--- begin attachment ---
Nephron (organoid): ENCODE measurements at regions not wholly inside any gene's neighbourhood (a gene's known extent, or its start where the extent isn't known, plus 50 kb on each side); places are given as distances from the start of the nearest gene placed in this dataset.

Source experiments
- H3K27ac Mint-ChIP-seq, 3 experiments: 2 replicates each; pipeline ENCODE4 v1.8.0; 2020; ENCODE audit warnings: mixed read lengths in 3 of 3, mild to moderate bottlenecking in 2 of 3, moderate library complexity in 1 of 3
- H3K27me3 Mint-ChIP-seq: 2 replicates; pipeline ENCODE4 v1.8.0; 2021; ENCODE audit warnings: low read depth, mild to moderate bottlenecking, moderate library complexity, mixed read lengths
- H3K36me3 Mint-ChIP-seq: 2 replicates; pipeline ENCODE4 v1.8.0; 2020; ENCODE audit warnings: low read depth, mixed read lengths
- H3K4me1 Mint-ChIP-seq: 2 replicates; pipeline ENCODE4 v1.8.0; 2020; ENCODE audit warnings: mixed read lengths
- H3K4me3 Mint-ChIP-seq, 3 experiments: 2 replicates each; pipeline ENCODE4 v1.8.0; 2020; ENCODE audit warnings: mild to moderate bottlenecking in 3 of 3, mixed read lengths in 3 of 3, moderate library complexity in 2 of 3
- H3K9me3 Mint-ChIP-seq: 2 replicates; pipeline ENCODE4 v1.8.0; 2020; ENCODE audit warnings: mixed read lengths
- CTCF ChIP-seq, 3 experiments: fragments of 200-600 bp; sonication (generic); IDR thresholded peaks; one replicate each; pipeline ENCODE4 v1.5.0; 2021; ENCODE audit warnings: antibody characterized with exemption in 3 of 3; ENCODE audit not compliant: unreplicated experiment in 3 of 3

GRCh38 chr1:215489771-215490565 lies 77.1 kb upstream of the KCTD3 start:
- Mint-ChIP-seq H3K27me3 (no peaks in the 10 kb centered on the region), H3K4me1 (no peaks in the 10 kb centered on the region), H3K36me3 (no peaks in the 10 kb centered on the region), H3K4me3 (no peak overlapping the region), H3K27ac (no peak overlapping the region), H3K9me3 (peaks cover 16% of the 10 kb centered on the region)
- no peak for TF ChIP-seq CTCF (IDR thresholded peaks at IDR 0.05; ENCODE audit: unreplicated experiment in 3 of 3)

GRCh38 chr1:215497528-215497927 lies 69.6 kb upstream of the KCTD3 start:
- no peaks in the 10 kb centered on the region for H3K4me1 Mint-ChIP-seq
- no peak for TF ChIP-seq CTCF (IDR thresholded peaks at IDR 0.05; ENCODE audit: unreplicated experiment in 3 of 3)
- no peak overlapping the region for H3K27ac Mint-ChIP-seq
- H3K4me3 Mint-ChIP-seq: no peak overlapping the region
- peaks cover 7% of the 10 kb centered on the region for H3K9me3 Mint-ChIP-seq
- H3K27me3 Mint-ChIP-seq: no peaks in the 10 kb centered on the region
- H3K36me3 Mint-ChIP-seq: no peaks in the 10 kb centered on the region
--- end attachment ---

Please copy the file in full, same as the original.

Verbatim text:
Nephron (organoid): ENCODE measurements at regions not wholly inside any gene's neighbourhood (a gene's known extent, or its start where the extent isn't known, plus 50 kb on each side); places are given as distances from the start of the nearest gene placed in this dataset.

Source experiments
- H3K27ac Mint-ChIP-seq, 3 experiments: 2 replicates each; pipeline ENCODE4 v1.8.0; 2020; ENCODE audit warnings: mixed read lengths in 3 of 3, mild to moderate bottlenecking in 2 of 3, moderate library complexity in 1 of 3
- H3K27me3 Mint-ChIP-seq: 2 replicates; pipeline ENCODE4 v1.8.0; 2021; ENCODE audit warnings: low read depth, mild to moderate bottlenecking, moderate library complexity, mixed read lengths
- H3K36me3 Mint-ChIP-seq: 2 replicates; pipeline ENCODE4 v1.8.0; 2020; ENCODE audit warnings: low read depth, mixed read lengths
- H3K4me1 Mint-ChIP-seq: 2 replicates; pipeline ENCODE4 v1.8.0; 2020; ENCODE audit warnings: mixed read lengths
- H3K4me3 Mint-ChIP-seq, 3 experiments: 2 replicates each; pipeline ENCODE4 v1.8.0; 2020; ENCODE audit warnings: mild to moderate bottlenecking in 3 of 3, mixed read lengths in 3 of 3, moderate library complexity in 2 of 3
- H3K9me3 Mint-ChIP-seq: 2 replicates; pipeline ENCODE4 v1.8.0; 2020; ENCODE audit warnings: mixed read lengths
- CTCF ChIP-seq, 3 experiments: fragments of 200-600 bp; sonication (generic); IDR thresholded peaks; one replicate each; pipeline ENCODE4 v1.5.0; 2021; ENCODE audit warnings: antibody characterized with exemption in 3 of 3; ENCODE audit not compliant: unreplicated experiment in 3 of 3

GRCh38 chr1:215489771-215490565 lies 77.1 kb upstream of the KCTD3 start:
- Mint-ChIP-seq H3K27me3 (no peaks in the 10 kb centered on the region), H3K4me1 (no peaks in the 10 kb centered on the region), H3K36me3 (no peaks in the 10 kb centered on the region), H3K4me3 (no peak overlapping the region), H3K27ac (no peak overlapping the region), H3K9me3 (peaks cover 16% of the 10 kb centered on the region)
- no peak for TF ChIP-seq CTCF (IDR thresholded peaks at IDR 0.05; ENCODE audit: unreplicated experiment in 3 of 3)

GRCh38 chr1:215497528-215497927 lies 69.6 kb upstream of the KCTD3 start:
- no peaks in the 10 kb centered on the region for H3K4me1 Mint-ChIP-seq
- no peak for TF ChIP-seq CTCF (IDR thresholded peaks at IDR 0.05; ENCODE audit: unreplicated experiment in 3 of 3)
- no peak overlapping the region for H3K27ac Mint-ChIP-seq
- H3K4me3 Mint-ChIP-seq: no peak overlapping the region
- peaks cover 7% of the 10 kb centered on the region for H3K9me3 Mint-ChIP-seq
- H3K27me3 Mint-ChIP-seq: no peaks in the 10 kb centered on the region
- H3K36me3 Mint-ChIP-seq: no peaks in the 10 kb centered on the region